Bauhinia variegata shows greater amounts of triterpenes in comparison with B. variegata var. candida. The use of ethyl acetate enabled to extract higher concentrations of stigmasterol (+85%), lupeol (+35%) and β-sitosterol (+13%) in comparison with the chloroform.

Application to Cecropia samples

Regarding the studied compounds, C. obtusa (Fig. 3) exhibited a greater diversity when compared to the other species of the same genus analyzed C. palmata. Among the eleven triterpenes separated in this method oleanolic acid, maslinic acid, β-amirin, stigsmasterol, lupeol and β-sitosterol were found in these samples. β-amirin, lupeol and β-sitosterol were also identified by UHPLC-APPI-MS/MS analysis (Gobo et al., 2016).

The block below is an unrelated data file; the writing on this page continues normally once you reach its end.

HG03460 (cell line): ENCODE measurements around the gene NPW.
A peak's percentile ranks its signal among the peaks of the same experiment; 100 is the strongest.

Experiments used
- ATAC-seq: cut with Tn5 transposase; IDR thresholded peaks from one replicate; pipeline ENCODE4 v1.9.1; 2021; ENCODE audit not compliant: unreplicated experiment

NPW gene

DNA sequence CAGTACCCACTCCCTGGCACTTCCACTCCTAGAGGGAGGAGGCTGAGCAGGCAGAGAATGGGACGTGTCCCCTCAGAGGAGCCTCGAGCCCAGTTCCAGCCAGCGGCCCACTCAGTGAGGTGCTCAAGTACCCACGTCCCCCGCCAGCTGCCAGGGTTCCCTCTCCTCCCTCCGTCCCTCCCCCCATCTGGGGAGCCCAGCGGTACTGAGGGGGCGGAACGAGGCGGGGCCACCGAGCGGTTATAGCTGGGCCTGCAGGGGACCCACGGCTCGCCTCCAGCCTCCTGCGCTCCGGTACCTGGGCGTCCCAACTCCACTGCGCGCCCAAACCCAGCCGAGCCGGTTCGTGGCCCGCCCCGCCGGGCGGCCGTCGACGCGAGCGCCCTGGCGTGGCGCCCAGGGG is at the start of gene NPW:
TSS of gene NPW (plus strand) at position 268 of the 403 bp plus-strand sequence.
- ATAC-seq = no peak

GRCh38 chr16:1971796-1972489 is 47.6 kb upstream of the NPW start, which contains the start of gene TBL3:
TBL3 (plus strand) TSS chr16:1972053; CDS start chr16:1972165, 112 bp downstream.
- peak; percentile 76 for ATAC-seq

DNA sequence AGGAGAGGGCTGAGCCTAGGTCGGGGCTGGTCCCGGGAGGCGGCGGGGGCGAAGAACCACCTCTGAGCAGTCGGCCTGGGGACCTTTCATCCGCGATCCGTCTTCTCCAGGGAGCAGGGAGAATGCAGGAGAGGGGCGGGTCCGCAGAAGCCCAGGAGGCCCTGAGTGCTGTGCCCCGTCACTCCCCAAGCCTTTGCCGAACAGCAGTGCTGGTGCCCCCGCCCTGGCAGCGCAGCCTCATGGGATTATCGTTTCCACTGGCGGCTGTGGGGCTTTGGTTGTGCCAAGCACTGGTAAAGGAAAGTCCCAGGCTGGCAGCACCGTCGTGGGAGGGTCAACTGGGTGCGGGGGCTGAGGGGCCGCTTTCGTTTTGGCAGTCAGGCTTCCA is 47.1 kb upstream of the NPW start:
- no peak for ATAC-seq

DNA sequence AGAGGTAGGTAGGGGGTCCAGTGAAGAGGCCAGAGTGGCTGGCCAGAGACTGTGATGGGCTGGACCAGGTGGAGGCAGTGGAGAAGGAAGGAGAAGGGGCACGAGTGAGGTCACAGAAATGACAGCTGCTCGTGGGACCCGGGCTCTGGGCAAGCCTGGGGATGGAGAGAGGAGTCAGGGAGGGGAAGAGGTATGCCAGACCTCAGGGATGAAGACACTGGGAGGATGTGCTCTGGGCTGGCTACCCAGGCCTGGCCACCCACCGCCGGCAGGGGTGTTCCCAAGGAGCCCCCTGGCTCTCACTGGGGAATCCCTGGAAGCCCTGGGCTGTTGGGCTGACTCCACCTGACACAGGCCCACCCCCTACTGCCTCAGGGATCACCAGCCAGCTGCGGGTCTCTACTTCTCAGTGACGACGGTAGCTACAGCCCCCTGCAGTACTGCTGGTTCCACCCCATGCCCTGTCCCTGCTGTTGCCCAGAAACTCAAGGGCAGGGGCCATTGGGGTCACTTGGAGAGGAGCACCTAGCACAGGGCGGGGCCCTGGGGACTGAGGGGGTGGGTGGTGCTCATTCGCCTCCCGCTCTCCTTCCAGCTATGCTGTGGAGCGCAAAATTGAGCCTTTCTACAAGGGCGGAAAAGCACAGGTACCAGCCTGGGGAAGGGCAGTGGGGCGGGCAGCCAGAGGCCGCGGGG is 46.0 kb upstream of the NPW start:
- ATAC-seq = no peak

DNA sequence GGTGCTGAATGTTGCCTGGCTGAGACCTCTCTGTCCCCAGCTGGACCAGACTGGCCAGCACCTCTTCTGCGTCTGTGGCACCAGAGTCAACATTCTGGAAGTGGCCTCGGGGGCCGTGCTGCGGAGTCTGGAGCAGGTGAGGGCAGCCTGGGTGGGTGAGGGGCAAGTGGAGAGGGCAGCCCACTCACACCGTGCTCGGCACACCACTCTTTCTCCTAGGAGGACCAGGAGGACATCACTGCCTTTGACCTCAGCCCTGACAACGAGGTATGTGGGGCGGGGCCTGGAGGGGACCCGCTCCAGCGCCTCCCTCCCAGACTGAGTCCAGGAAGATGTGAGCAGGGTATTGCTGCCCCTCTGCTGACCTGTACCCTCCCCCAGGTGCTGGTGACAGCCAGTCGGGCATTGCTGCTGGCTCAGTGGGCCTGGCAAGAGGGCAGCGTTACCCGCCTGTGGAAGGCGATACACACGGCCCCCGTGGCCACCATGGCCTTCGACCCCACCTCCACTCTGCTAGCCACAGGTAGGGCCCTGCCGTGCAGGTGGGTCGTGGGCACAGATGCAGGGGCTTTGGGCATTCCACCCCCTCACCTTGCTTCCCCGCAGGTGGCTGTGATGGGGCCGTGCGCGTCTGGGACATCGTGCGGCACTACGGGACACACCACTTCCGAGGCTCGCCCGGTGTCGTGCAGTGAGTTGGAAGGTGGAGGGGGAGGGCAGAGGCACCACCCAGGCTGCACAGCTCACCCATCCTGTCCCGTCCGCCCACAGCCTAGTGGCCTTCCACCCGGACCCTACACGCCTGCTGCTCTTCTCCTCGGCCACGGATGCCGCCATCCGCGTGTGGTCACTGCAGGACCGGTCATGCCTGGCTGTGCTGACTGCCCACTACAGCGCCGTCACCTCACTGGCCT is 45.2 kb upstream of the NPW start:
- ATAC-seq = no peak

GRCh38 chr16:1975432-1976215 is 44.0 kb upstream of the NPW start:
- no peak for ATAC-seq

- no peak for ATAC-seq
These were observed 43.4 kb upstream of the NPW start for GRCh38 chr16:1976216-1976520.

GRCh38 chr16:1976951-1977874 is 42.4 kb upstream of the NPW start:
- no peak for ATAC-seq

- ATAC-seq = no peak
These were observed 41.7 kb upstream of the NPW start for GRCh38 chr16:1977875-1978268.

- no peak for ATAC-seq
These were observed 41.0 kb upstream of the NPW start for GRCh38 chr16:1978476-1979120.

Fig. 3 Triterpenic compounds found in the Cecropia species via HPLC-UV (A) Cecropia obtusa and (B) Cecropia palmata

Noteworthy is the presence of β-sitosterol (+55%), α-amirin (+60%), β-amirin (+60%) and oleanolic acid (+20%), increasing concentrations along the years, and the ethyl acetate was a better extract solvent than chloroform for these compounds. This observation can be a result of some environmental factors such as ultraviolet radiation, rainfall, temperature (Gobbo-Neto and Lopes, 2007).